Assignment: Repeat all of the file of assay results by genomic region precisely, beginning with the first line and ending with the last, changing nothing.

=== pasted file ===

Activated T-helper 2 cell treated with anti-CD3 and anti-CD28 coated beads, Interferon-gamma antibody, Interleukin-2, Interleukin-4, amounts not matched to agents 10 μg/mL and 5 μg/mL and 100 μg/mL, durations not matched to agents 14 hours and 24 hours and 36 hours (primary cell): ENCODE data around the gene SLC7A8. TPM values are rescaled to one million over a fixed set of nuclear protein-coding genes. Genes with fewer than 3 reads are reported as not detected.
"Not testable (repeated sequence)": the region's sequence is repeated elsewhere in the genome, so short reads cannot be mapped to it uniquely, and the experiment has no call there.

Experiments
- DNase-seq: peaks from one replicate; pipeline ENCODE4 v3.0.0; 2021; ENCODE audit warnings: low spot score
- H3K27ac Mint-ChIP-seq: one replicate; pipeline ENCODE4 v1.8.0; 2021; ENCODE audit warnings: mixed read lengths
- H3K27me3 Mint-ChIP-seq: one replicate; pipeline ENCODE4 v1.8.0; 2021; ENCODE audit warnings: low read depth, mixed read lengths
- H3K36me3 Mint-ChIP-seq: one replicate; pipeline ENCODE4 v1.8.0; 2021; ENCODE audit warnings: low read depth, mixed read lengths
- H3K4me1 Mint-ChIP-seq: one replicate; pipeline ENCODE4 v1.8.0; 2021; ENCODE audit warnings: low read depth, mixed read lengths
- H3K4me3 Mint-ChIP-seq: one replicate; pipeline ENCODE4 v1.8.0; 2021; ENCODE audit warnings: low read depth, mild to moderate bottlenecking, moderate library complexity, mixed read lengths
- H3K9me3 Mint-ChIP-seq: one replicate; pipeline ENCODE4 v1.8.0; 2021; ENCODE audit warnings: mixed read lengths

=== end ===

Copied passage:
Activated T-helper 2 cell treated with anti-CD3 and anti-CD28 coated beads, Interferon-gamma antibody, Interleukin-2, Interleukin-4, amounts not matched to agents 10 μg/mL and 5 μg/mL and 100 μg/mL, durations not matched to agents 14 hours and 24 hours and 36 hours (primary cell): ENCODE data around the gene SLC7A8. TPM values are rescaled to one million over a fixed set of nuclear protein-coding genes. Genes with fewer than 3 reads are reported as not detected.
"Not testable (repeated sequence)": the region's sequence is repeated elsewhere in the genome, so short reads cannot be mapped to it uniquely, and the experiment has no call there.

Experiments
- DNase-seq: peaks from one replicate; pipeline ENCODE4 v3.0.0; 2021; ENCODE audit warnings: low spot score
- H3K27ac Mint-ChIP-seq: one replicate; pipeline ENCODE4 v1.8.0; 2021; ENCODE audit warnings: mixed read lengths
- H3K27me3 Mint-ChIP-seq: one replicate; pipeline ENCODE4 v1.8.0; 2021; ENCODE audit warnings: low read depth, mixed read lengths
- H3K36me3 Mint-ChIP-seq: one replicate; pipeline ENCODE4 v1.8.0; 2021; ENCODE audit warnings: low read depth, mixed read lengths
- H3K4me1 Mint-ChIP-seq: one replicate; pipeline ENCODE4 v1.8.0; 2021; ENCODE audit warnings: low read depth, mixed read lengths
- H3K4me3 Mint-ChIP-seq: one replicate; pipeline ENCODE4 v1.8.0; 2021; ENCODE audit warnings: low read depth, mild to moderate bottlenecking, moderate library complexity, mixed read lengths
- H3K9me3 Mint-ChIP-seq: one replicate; pipeline ENCODE4 v1.8.0; 2021; ENCODE audit warnings: mixed read lengths